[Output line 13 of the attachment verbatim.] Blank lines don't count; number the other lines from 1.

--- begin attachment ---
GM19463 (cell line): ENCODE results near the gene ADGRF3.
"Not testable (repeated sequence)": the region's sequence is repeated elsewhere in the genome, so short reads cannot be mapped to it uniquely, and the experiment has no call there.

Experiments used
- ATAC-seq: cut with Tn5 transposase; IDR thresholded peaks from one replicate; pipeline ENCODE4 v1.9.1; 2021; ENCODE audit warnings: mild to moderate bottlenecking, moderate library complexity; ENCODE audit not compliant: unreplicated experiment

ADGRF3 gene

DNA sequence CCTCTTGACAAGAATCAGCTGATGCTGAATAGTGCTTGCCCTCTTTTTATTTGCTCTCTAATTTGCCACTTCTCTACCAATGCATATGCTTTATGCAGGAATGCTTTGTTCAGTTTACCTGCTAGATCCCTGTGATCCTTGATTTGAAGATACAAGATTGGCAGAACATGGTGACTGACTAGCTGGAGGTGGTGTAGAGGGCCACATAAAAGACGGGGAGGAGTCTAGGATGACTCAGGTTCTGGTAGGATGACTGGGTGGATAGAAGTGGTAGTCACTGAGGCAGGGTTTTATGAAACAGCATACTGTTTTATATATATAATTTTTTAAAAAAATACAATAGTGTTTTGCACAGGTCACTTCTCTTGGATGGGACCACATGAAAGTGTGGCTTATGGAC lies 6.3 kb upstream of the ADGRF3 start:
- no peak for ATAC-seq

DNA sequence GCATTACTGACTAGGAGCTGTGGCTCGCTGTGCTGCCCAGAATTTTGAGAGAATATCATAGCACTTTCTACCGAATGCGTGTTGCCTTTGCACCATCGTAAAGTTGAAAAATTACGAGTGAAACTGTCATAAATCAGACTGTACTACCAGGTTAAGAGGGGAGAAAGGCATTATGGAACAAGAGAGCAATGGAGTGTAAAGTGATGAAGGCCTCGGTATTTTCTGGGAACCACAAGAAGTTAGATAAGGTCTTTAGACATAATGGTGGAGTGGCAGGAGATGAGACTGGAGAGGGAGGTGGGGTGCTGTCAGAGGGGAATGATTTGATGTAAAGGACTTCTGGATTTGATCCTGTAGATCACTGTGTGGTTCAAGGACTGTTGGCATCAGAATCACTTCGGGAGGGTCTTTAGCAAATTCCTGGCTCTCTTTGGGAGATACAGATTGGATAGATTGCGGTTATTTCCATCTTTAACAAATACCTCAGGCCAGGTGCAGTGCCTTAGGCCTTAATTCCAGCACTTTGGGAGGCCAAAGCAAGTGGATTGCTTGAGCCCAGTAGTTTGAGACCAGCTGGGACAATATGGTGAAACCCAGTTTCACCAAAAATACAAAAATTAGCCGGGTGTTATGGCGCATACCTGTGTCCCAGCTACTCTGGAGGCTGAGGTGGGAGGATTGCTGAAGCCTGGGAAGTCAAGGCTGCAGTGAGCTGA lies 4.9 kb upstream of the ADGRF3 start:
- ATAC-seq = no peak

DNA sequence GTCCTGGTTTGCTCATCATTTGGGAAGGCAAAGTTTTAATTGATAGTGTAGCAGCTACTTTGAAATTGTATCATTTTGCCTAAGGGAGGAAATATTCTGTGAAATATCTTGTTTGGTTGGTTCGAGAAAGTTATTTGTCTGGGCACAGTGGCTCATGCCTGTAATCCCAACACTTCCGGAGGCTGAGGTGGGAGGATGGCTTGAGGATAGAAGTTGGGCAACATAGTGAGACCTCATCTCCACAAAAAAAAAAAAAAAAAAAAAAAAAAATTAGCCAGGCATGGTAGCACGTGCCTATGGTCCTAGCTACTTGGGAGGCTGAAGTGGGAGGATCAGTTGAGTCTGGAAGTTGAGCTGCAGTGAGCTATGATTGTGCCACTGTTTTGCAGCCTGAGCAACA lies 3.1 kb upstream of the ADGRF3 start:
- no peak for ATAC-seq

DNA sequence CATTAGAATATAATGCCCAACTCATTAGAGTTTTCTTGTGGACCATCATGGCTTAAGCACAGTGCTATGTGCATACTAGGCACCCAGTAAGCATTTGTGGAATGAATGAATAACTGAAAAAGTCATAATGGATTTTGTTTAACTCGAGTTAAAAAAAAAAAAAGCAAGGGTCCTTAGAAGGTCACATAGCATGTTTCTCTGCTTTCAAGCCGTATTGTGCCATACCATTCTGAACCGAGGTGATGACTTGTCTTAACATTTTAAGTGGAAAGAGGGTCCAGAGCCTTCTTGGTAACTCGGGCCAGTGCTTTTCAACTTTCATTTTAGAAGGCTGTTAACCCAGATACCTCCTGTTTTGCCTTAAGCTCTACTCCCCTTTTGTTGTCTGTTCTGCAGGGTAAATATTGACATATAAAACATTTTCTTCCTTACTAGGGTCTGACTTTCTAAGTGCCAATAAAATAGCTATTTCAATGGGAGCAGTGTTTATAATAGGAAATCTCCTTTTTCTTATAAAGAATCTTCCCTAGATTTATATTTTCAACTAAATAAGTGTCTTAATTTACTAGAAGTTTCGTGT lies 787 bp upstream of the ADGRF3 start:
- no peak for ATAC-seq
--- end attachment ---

- no peak for ATAC-seq